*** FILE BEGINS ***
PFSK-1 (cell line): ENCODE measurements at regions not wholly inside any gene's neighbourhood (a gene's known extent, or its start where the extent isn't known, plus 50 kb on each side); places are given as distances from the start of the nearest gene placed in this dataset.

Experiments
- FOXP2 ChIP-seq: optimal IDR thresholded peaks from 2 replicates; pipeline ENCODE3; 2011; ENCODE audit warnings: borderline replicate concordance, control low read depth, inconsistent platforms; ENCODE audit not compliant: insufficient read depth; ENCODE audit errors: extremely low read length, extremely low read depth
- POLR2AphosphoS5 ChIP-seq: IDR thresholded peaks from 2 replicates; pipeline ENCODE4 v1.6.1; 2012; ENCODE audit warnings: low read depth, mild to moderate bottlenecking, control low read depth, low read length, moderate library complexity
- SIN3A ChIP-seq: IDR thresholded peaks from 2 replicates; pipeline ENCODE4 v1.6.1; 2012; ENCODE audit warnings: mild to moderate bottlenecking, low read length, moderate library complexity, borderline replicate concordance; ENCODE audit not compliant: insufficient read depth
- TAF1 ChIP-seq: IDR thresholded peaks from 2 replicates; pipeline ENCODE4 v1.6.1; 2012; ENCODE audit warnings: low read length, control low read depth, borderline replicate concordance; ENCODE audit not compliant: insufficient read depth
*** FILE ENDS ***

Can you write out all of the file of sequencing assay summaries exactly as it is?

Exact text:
PFSK-1 (cell line): ENCODE measurements at regions not wholly inside any gene's neighbourhood (a gene's known extent, or its start where the extent isn't known, plus 50 kb on each side); places are given as distances from the start of the nearest gene placed in this dataset.

Experiments
- FOXP2 ChIP-seq: optimal IDR thresholded peaks from 2 replicates; pipeline ENCODE3; 2011; ENCODE audit warnings: borderline replicate concordance, control low read depth, inconsistent platforms; ENCODE audit not compliant: insufficient read depth; ENCODE audit errors: extremely low read length, extremely low read depth
- POLR2AphosphoS5 ChIP-seq: IDR thresholded peaks from 2 replicates; pipeline ENCODE4 v1.6.1; 2012; ENCODE audit warnings: low read depth, mild to moderate bottlenecking, control low read depth, low read length, moderate library complexity
- SIN3A ChIP-seq: IDR thresholded peaks from 2 replicates; pipeline ENCODE4 v1.6.1; 2012; ENCODE audit warnings: mild to moderate bottlenecking, low read length, moderate library complexity, borderline replicate concordance; ENCODE audit not compliant: insufficient read depth
- TAF1 ChIP-seq: IDR thresholded peaks from 2 replicates; pipeline ENCODE4 v1.6.1; 2012; ENCODE audit warnings: low read length, control low read depth, borderline replicate concordance; ENCODE audit not compliant: insufficient read depth